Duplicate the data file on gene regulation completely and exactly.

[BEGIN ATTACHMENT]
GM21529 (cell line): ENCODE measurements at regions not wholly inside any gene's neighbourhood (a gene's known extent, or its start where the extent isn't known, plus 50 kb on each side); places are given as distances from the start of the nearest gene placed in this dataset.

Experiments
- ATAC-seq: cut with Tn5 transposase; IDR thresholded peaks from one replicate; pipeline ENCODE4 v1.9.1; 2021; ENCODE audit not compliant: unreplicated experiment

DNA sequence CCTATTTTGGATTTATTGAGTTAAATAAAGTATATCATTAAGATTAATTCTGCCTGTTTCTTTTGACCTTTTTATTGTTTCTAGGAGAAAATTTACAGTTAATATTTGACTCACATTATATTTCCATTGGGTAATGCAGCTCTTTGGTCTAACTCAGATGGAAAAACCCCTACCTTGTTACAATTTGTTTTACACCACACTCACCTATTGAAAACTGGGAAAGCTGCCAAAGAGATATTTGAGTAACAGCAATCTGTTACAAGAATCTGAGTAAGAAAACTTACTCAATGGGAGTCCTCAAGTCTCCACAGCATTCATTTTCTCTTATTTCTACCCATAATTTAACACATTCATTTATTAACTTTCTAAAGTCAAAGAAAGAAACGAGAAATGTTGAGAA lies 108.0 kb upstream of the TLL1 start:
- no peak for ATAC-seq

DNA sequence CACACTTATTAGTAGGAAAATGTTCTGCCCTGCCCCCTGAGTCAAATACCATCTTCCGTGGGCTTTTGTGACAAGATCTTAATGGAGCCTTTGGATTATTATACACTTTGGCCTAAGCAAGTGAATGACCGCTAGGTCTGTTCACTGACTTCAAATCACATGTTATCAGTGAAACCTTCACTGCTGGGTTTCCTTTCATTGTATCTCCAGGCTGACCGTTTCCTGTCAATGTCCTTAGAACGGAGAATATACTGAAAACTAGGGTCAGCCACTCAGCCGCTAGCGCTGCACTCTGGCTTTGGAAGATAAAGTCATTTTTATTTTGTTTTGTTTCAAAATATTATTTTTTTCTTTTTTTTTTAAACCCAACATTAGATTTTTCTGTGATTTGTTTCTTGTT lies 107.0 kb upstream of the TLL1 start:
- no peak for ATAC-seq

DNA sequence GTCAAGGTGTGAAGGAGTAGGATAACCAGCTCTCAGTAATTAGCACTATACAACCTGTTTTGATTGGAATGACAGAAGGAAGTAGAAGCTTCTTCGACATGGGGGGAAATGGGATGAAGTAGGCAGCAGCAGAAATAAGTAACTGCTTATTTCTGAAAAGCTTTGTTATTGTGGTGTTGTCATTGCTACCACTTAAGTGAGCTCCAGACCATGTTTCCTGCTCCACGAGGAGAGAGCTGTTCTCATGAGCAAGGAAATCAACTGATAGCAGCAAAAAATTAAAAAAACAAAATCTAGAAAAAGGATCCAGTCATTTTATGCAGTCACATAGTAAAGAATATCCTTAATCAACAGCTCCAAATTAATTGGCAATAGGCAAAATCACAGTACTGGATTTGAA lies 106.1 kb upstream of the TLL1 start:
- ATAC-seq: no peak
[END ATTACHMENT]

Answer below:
GM21529 (cell line): ENCODE measurements at regions not wholly inside any gene's neighbourhood (a gene's known extent, or its start where the extent isn't known, plus 50 kb on each side); places are given as distances from the start of the nearest gene placed in this dataset.

Experiments
- ATAC-seq: cut with Tn5 transposase; IDR thresholded peaks from one replicate; pipeline ENCODE4 v1.9.1; 2021; ENCODE audit not compliant: unreplicated experiment

DNA sequence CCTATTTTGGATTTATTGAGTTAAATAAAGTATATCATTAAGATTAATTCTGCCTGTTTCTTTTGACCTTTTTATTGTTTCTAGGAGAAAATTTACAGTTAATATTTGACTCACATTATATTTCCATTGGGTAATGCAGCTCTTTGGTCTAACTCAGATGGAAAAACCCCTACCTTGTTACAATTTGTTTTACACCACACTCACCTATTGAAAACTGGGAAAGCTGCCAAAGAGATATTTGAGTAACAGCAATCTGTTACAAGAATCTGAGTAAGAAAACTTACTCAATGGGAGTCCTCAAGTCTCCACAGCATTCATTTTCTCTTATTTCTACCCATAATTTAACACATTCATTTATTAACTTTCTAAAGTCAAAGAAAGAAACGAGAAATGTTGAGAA lies 108.0 kb upstream of the TLL1 start:
- no peak for ATAC-seq

DNA sequence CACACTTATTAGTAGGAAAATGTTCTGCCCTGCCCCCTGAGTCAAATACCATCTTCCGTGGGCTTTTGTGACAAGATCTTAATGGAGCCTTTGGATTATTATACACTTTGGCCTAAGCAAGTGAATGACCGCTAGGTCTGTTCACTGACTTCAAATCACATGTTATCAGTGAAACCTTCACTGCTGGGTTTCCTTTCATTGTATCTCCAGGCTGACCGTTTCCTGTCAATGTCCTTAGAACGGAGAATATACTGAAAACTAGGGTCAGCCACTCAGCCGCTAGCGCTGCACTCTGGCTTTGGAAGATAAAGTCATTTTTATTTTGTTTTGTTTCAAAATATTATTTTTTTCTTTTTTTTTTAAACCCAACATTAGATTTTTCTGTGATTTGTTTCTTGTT lies 107.0 kb upstream of the TLL1 start:
- no peak for ATAC-seq

DNA sequence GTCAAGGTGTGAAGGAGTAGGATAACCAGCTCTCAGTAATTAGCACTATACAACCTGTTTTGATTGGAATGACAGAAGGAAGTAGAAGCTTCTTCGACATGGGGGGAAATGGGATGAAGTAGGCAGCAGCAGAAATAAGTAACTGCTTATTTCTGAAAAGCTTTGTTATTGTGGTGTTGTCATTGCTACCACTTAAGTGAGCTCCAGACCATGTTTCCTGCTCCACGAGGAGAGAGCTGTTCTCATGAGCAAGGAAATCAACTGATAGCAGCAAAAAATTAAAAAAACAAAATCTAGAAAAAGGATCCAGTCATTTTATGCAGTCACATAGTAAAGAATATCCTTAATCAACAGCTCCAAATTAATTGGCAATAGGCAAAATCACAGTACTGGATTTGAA lies 106.1 kb upstream of the TLL1 start:
- ATAC-seq: no peak